This system rewards customer loyalty by providing our clients with a lower rate the more they use AZ World, but it has another benefit for clients as well.  The TM is the property of the client and will be provided to them if they request it.  The client then still has a database of translated words they can take to a new translator should they choose to leave AZ World.

The way the TM actually works depends on the specifics of the translation software used, but it can be useful to think of it as a sort of find and replace function.  And this is where people become confused about the two.  Eventually, wouldn’t all the words that a client requires be in the TM and then the translator would be obsolete?

This is where it is important to point out the difference between using translation memories, TM’s, and using machine translation, MT.  MT uses a general database of words and simply replaces all entered words with their translated equivalent.  While MT software is getting better and better at detecting context and finding equivalent verb tenses, it is still nowhere near as good as professional translation.  While MT uses a general database, TM’s are client specific databases that contain the words that best fit that client’s needs and environment.  The TM also isn’t used for every single word in a project.  Large bodies of text cannot be properly translated with a TM, but technical and specialized words within a body of text can be.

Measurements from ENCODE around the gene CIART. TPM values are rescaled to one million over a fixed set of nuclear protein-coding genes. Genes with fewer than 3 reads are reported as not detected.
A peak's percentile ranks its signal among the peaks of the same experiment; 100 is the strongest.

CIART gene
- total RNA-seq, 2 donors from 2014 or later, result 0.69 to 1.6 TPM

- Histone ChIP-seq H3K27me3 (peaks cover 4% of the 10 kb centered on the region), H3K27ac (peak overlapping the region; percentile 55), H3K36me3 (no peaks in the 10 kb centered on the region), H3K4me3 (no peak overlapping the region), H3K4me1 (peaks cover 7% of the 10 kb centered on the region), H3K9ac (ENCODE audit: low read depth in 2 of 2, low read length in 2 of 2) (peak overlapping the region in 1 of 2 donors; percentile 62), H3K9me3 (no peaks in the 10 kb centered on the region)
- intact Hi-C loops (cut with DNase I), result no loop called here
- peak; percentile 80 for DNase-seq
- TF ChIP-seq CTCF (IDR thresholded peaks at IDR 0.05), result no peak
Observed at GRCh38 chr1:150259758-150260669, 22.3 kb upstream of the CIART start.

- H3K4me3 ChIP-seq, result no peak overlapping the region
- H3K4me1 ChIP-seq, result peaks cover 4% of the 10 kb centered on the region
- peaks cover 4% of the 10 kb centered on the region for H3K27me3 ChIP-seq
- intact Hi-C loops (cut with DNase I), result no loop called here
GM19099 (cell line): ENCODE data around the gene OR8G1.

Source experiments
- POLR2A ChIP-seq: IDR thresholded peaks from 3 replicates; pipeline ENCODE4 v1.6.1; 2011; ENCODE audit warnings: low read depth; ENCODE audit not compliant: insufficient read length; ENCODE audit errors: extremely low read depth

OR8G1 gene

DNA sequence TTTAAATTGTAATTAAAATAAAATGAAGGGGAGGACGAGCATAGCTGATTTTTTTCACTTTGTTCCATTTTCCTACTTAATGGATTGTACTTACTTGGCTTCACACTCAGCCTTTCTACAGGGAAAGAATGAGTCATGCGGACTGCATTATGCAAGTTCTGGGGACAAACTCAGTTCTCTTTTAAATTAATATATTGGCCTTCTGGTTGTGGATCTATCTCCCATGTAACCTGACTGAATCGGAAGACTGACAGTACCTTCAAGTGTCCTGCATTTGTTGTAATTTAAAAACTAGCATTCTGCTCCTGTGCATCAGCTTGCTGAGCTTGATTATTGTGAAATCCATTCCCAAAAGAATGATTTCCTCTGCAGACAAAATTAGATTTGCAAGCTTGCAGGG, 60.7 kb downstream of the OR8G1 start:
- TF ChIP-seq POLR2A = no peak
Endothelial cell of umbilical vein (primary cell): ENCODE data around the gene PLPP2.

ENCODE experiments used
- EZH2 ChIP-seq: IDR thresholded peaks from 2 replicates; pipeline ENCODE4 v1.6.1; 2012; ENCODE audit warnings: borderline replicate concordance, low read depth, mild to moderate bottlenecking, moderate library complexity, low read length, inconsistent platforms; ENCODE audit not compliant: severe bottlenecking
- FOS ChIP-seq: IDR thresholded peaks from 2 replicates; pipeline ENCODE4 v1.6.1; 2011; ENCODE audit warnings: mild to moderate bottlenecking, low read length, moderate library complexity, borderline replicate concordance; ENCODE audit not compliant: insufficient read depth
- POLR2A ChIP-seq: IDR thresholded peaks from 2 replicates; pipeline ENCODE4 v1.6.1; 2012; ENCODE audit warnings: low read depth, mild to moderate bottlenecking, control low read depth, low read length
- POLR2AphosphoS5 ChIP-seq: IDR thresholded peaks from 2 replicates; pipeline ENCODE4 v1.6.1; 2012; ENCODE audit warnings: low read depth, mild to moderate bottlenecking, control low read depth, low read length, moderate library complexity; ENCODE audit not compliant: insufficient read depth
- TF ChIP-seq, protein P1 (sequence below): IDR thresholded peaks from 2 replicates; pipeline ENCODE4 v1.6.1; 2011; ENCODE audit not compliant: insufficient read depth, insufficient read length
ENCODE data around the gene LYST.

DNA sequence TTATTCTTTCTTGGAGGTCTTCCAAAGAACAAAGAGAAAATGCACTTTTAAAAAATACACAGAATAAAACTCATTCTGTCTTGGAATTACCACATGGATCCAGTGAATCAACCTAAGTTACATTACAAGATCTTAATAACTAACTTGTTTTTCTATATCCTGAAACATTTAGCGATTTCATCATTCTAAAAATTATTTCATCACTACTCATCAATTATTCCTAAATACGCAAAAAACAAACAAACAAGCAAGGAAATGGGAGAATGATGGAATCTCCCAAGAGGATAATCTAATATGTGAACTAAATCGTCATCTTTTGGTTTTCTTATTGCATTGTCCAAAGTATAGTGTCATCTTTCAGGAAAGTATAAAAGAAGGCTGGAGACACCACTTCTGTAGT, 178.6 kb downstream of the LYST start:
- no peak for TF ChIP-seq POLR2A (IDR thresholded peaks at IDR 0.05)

The biggest difference between MT and TM’s is the human presence.  A professional translator is always present when using a TM to make sure that what the TM does is coherent and relevant.  TM’s allow translators to be quicker and more effective and consistent.  They take the best parts of MT and combine them with the human touch to provide clients with the best possible translation at lower prices.

Words With No English Translation

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A while back we posted about a neat single serving site called Translation Telephone, which pointed out the flaws in relying on Machine Translation.  Another single serving site, points out a complexity in the translation business.  “Words With No English Translation” is about just what it’s called.  Push a button and see a new word with no English equivalent.

Languages aren’t just lists of words which correlate nicely with one another.  Translators can’t be swapped for a find and replace function and this great site shows one reason why.

Check it out at: